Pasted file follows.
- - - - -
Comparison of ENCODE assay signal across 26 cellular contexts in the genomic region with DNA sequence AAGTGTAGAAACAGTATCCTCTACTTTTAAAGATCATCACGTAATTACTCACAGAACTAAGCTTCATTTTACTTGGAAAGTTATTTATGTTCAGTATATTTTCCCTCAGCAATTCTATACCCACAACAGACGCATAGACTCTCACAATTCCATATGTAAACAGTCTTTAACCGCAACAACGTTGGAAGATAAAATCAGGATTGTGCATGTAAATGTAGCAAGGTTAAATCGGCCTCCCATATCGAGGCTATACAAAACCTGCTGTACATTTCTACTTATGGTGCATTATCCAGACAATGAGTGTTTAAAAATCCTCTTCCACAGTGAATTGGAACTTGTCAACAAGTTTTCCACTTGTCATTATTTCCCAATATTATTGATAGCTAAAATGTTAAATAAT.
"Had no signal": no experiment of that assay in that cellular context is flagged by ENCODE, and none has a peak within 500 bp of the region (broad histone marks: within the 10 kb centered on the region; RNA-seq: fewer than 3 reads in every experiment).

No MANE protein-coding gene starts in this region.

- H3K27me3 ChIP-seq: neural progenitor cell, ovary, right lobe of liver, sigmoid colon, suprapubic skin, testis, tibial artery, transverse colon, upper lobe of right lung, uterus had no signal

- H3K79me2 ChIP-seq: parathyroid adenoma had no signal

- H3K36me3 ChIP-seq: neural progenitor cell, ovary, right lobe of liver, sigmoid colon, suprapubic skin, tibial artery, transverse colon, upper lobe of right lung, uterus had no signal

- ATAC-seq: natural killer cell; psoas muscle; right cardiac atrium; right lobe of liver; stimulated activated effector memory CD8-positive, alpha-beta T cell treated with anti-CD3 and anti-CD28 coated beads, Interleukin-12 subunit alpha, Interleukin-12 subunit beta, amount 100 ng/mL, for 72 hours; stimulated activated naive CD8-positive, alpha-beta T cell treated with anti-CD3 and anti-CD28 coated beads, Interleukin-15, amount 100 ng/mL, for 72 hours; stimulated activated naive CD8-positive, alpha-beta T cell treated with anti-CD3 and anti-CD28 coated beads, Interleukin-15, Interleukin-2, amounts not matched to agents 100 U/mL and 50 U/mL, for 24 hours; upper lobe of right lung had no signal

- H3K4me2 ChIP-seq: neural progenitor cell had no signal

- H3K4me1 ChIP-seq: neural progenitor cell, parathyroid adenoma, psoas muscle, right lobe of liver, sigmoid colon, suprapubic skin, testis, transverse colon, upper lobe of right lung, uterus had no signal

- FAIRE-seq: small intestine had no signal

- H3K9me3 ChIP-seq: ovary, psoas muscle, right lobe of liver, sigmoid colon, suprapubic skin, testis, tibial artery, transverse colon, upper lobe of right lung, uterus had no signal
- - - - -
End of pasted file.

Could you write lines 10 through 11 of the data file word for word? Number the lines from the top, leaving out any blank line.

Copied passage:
- FAIRE-seq: small intestine had no signal

- H3K9me3 ChIP-seq: ovary, psoas muscle, right lobe of liver, sigmoid colon, suprapubic skin, testis, tibial artery, transverse colon, upper lobe of right lung, uterus had no signal